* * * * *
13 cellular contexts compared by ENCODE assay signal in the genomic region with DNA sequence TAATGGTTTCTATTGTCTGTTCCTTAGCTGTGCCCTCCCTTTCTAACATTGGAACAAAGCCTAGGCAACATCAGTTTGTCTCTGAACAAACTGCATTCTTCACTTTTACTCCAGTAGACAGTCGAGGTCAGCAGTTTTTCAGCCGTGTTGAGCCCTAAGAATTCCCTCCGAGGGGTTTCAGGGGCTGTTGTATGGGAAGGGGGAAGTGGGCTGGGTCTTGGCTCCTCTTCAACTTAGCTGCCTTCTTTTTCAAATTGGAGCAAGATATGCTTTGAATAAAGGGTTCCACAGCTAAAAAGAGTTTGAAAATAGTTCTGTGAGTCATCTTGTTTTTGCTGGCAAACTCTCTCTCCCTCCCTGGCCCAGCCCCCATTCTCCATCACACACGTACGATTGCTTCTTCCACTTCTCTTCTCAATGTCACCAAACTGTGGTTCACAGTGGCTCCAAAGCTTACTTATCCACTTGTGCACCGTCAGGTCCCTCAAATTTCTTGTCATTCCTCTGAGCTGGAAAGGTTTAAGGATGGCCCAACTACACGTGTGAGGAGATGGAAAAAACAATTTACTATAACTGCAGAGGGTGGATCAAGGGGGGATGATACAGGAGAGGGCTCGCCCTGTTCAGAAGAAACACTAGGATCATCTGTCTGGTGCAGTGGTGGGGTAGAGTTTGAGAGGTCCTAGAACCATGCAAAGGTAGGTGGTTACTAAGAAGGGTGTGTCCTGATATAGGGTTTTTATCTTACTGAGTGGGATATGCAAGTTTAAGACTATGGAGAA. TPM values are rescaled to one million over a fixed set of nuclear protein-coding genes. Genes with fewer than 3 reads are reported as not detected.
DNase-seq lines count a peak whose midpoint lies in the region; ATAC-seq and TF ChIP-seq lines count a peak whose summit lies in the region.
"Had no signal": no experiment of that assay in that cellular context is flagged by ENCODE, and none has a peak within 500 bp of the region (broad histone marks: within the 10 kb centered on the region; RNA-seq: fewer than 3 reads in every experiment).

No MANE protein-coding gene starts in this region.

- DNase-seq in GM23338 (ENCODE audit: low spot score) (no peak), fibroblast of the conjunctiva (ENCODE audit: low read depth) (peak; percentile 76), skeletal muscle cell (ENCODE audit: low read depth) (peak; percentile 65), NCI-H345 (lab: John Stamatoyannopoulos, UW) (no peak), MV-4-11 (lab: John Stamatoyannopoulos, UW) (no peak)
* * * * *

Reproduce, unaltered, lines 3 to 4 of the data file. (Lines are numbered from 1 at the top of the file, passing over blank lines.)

"Had no signal": no experiment of that assay in that cellular context is flagged by ENCODE, and none has a peak within 500 bp of the region (broad histone marks: within the 10 kb centered on the region; RNA-seq: fewer than 3 reads in every experiment).

No MANE protein-coding gene starts in this region.